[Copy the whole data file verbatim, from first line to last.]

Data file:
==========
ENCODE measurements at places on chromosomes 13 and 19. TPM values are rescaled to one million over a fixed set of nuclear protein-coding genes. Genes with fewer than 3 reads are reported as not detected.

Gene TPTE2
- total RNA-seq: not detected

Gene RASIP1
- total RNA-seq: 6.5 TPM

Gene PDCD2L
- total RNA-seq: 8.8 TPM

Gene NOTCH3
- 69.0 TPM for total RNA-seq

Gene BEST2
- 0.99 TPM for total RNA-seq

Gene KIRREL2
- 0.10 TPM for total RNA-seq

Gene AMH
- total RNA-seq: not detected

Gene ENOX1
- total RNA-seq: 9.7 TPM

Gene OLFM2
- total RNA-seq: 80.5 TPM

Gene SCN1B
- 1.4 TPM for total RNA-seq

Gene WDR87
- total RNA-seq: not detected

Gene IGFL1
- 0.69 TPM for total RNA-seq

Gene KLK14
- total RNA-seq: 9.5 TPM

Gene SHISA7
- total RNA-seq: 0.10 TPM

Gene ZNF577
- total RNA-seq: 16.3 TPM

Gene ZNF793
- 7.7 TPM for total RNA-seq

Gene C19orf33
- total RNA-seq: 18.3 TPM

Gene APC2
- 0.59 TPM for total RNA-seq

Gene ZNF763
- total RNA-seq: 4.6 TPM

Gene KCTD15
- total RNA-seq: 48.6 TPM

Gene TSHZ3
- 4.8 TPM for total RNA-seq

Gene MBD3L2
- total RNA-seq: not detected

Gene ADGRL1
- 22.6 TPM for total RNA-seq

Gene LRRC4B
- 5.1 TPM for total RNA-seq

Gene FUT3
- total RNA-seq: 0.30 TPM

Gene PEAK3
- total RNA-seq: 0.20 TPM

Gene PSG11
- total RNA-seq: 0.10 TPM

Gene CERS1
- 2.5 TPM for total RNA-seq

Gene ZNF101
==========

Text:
ENCODE measurements at places on chromosomes 13 and 19. TPM values are rescaled to one million over a fixed set of nuclear protein-coding genes. Genes with fewer than 3 reads are reported as not detected.

Gene TPTE2
- total RNA-seq: not detected

Gene RASIP1
- total RNA-seq: 6.5 TPM

Gene PDCD2L
- total RNA-seq: 8.8 TPM

Gene NOTCH3
- 69.0 TPM for total RNA-seq

Gene BEST2
- 0.99 TPM for total RNA-seq

Gene KIRREL2
- 0.10 TPM for total RNA-seq

Gene AMH
- total RNA-seq: not detected

Gene ENOX1
- total RNA-seq: 9.7 TPM

Gene OLFM2
- total RNA-seq: 80.5 TPM

Gene SCN1B
- 1.4 TPM for total RNA-seq

Gene WDR87
- total RNA-seq: not detected

Gene IGFL1
- 0.69 TPM for total RNA-seq

Gene KLK14
- total RNA-seq: 9.5 TPM

Gene SHISA7
- total RNA-seq: 0.10 TPM

Gene ZNF577
- total RNA-seq: 16.3 TPM

Gene ZNF793
- 7.7 TPM for total RNA-seq

Gene C19orf33
- total RNA-seq: 18.3 TPM

Gene APC2
- 0.59 TPM for total RNA-seq

Gene ZNF763
- total RNA-seq: 4.6 TPM

Gene KCTD15
- total RNA-seq: 48.6 TPM

Gene TSHZ3
- 4.8 TPM for total RNA-seq

Gene MBD3L2
- total RNA-seq: not detected

Gene ADGRL1
- 22.6 TPM for total RNA-seq

Gene LRRC4B
- 5.1 TPM for total RNA-seq

Gene FUT3
- total RNA-seq: 0.30 TPM

Gene PEAK3
- total RNA-seq: 0.20 TPM

Gene PSG11
- total RNA-seq: 0.10 TPM

Gene CERS1
- 2.5 TPM for total RNA-seq

Gene ZNF101